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Portrait emerges of Faisal Shahzad's life

In this photo posted on the social networking

In this photo posted on the social networking site, a man who was identified by neighbors in Connecticut as Faisal Shahzad, is shown. Photo Credit: via AP

SHELTON, Conn. - In the years between immigrating to the United States and his arrest on a Dubai-bound airliner at Kennedy Airport on Monday, Faisal Shahzad attained many accessories of a middle-class American life: college degrees; office jobs; credit card debt; and a mortgage.

But this son of a prominent Pakistani military officer also traveled often to his native country - most recently in February - and officials said he was also on a cell phone repeatedly to Pakistan on the day last month he bought the Nissan Pathfinder he later drove laden with a crude bomb into the heart of New York City.

Still a mystery is how the 30-year-old Shahzad balanced his two lives for so long and how and why he gave up his suburban American existence for that of an accused international terrorist.

Now accused of trying to detonate a bomb in Times Square, Shahzad made a far milder impression on some people he encountered in Connecticut over the past few years. Igor Djuric, 35, a Connecticut real estate broker who represented Shahzad in the purchase of his Shelton, Conn., home in 2004, said his client spoke critically of the Iraq War and President George W. Bush.

Shahzad also asked him whether he was a Muslim.

"I said no," Djuric said, "and he said, 'That's OK, everybody is good people.' "

Neighbors in Shelton said Shahzad kept to himself. He lived in the gray two-story house with his wife and two young children - a boy and a girl. A neighbor said his wife's sisters until about a year ago also shared the home.

In Pakistan, Shahzad was raised in a wealthy family and was reportedly the son of Baharul Haq, a retired air vice marshal. He was 19 when he entered the United States in December 1998 with a student visa, according to published reports.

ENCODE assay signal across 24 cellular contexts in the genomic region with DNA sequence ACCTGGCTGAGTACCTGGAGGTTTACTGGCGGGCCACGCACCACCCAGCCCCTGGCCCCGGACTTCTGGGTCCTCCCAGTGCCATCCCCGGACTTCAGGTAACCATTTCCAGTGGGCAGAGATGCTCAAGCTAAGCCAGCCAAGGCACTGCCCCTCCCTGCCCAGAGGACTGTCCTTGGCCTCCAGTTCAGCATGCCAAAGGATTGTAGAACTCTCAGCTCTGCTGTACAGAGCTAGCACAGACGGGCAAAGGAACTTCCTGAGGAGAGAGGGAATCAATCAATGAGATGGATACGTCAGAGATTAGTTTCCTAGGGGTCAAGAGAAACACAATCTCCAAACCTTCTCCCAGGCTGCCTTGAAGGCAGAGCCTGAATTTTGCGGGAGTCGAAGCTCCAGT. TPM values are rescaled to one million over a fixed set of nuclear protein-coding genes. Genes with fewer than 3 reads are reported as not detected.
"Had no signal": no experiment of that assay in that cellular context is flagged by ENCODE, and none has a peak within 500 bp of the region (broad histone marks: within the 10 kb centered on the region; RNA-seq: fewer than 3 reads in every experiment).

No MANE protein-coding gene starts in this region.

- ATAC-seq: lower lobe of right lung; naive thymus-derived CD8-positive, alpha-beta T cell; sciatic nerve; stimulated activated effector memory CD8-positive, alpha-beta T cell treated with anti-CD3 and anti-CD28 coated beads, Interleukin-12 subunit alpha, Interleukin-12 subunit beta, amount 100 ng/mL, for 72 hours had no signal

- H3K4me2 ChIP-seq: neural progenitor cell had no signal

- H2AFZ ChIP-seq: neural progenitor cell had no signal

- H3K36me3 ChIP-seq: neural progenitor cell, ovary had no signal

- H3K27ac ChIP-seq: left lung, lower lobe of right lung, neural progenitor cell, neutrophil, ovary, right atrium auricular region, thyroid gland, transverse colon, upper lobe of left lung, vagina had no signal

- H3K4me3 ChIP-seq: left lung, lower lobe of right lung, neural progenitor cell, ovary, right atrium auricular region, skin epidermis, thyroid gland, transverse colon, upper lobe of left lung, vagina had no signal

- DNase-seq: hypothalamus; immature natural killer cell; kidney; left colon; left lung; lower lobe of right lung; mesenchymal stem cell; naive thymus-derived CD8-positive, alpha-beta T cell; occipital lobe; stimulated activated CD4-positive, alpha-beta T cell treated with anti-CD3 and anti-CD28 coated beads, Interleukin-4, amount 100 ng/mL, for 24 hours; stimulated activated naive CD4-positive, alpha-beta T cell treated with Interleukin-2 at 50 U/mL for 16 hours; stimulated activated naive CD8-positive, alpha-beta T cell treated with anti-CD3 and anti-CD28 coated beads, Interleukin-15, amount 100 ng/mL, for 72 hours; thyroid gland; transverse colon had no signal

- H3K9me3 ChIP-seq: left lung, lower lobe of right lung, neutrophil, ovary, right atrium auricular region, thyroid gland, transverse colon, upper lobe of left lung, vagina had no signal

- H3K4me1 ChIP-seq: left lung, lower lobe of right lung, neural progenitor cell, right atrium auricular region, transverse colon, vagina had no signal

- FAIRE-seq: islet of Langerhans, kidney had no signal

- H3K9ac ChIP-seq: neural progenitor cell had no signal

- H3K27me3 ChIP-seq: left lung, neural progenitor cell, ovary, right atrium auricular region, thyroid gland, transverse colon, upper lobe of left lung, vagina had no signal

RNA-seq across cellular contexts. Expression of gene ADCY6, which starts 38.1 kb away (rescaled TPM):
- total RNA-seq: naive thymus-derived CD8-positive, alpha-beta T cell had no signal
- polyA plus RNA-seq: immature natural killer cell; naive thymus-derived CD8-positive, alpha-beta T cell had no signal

After studying at Southeastern University in Washington, D.C., he transferred to the University of Bridgeport in Connecticut, where he received a bachelor's degree in computer applications and information systems, school officials said.

In 2001 and 2002, he worked an entry-level temp job for Accountants Inc., a California agency. He quit on getting a permanent job, according to Ursula Williams, a senior vice president.

Credit-card receipts from this period, left outside a Shelton home where he lived until last year, show he made regular purchases at Burger King, Walmart, Planet Fitness and other chains while carrying a debt of about $3,000 to $7,100.

Public records show that in 2004 he and his wife, Huma Mian, borrowed $218,000 to buy the 4,800-square-foot home in Shelton, a working-class town with few immigrants about 10 miles from Bridgeport. Shahzad returned to the University of Bridgeport and earned a graduate business degree in 2005.

Until June 2009, he had worked for three years as a junior financial analyst for the Affinion Group, a marketing and consulting business, in Norwalk, Conn., said Jim Hart, a spokesman. Shahzad performed "mundane work, if I can be so bold," said Hart, who added that Shahzad earned "sub six figures" and "left of his own accord."

Shahzad became a naturalized U.S. citizen in April 2009, according to federal officials.

Unknown to police in Connecticut, the couple and their young son and daughter did not leave the house often. Neighbors said they didn't mingle. Adam Abbels, 27, recalled the family had a yard sale last year, selling "basically everything."

Court records show the vinyl-sided, two-story home is in the final stages of foreclosure; a total of $212,870.26 was owed on the property as of April 26. A mortgage branch of Chase bank was poised to become owners at a Monday hearing, according to a Connecticut court official, unless the debt was paid off.

Until last month, Shahzad was a regular at the Fresh Halal Meat International Food butchers, in a strip mall in Bridgeport, where the family moved later. He routinely ordered beef, chicken and goat.

Owners Mohammad El-Mouwfi and Mohammad Abid said Shahzad was among the last people they'd expect to be a terrorist. They recalled a quiet man who wore casual Western clothes. "He'd make the order and he'd go around the store," El-Mouwfi said.

And unlike many customers, they said, he didn't haggle over prices.

With Will Van Sant and Associated Press reports

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